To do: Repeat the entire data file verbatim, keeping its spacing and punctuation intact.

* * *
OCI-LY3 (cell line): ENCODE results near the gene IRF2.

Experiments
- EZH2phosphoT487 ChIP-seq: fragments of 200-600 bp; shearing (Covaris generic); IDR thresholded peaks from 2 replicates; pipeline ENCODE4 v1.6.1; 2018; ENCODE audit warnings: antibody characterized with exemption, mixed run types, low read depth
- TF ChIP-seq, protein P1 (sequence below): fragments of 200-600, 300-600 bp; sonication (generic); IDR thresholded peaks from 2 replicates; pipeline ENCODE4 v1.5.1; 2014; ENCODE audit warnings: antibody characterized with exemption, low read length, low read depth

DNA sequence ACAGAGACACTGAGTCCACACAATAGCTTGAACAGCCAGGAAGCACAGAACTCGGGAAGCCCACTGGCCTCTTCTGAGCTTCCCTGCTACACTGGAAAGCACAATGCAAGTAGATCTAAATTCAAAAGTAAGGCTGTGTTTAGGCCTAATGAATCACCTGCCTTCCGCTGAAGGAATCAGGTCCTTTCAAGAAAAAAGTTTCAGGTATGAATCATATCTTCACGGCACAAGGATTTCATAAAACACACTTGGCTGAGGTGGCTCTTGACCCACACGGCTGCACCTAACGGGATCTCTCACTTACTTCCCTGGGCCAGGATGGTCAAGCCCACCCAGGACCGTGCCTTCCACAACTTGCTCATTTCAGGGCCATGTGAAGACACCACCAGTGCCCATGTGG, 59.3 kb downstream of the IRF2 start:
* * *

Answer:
OCI-LY3 (cell line): ENCODE results near the gene IRF2.

Experiments
- EZH2phosphoT487 ChIP-seq: fragments of 200-600 bp; shearing (Covaris generic); IDR thresholded peaks from 2 replicates; pipeline ENCODE4 v1.6.1; 2018; ENCODE audit warnings: antibody characterized with exemption, mixed run types, low read depth
- TF ChIP-seq, protein P1 (sequence below): fragments of 200-600, 300-600 bp; sonication (generic); IDR thresholded peaks from 2 replicates; pipeline ENCODE4 v1.5.1; 2014; ENCODE audit warnings: antibody characterized with exemption, low read length, low read depth

DNA sequence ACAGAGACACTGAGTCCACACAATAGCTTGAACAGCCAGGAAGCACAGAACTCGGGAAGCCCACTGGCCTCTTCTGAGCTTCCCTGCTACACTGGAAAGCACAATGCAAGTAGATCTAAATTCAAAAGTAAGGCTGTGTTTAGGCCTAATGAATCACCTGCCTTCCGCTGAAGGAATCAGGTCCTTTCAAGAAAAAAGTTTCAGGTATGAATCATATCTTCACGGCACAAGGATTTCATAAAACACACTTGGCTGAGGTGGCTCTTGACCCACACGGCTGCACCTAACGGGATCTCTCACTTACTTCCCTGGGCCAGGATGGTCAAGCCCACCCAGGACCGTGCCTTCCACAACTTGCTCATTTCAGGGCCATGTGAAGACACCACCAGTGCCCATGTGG, 59.3 kb downstream of the IRF2 start: